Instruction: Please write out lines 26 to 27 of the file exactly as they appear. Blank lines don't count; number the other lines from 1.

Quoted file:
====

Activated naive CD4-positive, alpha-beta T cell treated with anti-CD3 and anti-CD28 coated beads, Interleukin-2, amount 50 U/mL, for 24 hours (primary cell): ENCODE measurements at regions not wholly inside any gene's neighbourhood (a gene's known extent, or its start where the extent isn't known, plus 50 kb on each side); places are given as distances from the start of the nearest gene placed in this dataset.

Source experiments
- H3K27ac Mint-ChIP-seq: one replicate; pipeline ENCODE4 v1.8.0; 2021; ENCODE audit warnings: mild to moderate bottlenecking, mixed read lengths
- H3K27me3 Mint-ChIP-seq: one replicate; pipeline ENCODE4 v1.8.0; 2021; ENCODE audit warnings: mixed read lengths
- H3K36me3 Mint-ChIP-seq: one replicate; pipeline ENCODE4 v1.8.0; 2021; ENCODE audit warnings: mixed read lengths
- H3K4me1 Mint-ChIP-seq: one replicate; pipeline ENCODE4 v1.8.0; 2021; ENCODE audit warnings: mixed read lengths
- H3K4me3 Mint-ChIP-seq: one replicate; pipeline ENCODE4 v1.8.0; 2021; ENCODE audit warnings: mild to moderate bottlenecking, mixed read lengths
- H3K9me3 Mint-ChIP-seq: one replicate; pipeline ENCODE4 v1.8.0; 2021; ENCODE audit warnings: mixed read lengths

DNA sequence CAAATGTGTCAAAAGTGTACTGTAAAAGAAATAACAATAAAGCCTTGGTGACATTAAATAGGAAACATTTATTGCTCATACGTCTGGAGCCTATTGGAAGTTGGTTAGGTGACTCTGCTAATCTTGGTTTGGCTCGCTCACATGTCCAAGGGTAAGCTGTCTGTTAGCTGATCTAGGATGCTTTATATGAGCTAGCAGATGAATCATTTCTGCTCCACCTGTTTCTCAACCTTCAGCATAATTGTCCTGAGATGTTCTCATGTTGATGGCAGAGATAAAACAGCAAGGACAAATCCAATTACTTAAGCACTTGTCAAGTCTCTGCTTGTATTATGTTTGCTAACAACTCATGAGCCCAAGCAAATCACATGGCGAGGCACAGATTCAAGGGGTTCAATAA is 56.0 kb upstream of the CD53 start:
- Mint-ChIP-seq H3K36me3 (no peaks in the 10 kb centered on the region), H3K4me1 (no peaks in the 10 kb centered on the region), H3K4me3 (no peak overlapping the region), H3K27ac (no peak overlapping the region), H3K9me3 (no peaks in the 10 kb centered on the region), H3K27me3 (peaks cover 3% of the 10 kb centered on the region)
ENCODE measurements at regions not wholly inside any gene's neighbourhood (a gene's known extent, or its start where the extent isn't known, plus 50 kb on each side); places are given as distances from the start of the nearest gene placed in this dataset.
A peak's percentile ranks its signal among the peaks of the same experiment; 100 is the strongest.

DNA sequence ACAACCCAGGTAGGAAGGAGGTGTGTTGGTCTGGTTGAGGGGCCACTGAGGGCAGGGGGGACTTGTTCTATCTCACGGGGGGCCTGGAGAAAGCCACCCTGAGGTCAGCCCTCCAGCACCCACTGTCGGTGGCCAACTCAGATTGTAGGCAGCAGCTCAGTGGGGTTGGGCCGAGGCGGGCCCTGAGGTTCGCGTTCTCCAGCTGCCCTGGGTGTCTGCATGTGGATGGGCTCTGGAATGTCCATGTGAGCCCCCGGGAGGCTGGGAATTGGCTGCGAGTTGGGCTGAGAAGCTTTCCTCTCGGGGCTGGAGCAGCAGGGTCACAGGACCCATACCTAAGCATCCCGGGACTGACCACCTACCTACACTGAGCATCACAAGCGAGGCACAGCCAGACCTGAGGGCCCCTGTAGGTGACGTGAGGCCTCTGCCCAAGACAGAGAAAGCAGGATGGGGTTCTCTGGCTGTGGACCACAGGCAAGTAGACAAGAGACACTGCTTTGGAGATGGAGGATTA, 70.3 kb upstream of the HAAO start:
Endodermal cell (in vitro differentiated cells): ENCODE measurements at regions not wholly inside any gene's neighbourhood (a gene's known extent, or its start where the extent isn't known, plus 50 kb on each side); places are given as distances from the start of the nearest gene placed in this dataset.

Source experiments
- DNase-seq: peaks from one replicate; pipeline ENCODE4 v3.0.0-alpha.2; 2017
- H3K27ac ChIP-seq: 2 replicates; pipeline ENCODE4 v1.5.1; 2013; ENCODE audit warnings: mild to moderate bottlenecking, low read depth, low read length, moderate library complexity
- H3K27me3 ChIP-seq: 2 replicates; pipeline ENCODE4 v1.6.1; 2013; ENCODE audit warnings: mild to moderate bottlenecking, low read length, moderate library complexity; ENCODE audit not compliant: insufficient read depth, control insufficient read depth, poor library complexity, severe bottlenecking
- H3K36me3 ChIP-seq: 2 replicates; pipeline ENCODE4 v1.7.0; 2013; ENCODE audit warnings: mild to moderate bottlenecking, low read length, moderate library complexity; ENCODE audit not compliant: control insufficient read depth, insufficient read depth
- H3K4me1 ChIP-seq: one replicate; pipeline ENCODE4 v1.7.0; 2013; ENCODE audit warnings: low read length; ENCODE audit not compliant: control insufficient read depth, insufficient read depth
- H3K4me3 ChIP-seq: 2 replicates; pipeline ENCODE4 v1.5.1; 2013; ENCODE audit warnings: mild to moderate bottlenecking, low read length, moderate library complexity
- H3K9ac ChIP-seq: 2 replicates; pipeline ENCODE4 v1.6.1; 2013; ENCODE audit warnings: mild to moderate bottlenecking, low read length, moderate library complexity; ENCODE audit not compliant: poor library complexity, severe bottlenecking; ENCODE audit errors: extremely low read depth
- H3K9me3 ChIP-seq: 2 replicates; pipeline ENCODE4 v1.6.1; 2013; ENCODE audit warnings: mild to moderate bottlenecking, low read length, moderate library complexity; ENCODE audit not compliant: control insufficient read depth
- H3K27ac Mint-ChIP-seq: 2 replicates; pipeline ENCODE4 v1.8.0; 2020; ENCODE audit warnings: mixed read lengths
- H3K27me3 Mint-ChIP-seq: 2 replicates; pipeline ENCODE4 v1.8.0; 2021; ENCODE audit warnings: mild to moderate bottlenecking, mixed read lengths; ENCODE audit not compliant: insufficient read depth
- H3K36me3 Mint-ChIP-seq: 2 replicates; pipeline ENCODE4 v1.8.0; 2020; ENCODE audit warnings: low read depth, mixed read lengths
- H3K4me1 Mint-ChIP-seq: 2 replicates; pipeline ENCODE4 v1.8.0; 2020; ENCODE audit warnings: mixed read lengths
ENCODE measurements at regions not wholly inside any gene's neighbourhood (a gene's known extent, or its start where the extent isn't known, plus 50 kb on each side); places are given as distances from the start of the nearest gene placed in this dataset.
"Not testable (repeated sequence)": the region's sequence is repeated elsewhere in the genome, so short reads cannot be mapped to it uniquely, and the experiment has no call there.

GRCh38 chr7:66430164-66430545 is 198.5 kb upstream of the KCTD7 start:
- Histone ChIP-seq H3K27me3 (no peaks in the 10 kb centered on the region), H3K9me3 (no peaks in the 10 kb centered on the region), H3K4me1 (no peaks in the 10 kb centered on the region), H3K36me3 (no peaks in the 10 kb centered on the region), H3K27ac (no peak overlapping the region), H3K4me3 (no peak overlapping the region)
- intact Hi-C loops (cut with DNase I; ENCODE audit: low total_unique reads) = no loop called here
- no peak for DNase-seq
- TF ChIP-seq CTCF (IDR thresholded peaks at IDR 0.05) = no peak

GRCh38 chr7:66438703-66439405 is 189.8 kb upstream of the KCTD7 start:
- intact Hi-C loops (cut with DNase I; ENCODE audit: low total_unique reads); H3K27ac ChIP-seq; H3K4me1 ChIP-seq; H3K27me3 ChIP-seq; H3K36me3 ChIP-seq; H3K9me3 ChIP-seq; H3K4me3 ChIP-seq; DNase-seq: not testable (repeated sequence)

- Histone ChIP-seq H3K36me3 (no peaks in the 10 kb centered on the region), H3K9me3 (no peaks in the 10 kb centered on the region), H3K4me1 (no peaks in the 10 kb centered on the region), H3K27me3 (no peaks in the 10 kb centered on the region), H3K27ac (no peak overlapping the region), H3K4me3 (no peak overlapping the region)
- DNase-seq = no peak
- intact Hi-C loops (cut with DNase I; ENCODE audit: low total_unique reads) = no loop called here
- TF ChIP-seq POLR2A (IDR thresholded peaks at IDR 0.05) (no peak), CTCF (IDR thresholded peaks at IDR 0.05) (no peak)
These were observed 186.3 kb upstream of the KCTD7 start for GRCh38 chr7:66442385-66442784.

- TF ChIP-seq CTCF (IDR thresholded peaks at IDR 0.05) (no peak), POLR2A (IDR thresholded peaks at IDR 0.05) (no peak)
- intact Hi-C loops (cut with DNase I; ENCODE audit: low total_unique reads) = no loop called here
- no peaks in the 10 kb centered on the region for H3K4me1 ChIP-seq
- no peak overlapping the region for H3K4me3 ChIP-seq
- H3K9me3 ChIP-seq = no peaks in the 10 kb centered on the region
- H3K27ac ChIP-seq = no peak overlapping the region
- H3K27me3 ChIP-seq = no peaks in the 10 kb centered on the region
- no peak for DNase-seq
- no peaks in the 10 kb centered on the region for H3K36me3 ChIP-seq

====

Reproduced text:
- H3K36me3 Mint-ChIP-seq: 2 replicates; pipeline ENCODE4 v1.8.0; 2020; ENCODE audit warnings: low read depth, mixed read lengths
- H3K4me1 Mint-ChIP-seq: 2 replicates; pipeline ENCODE4 v1.8.0; 2020; ENCODE audit warnings: mixed read lengths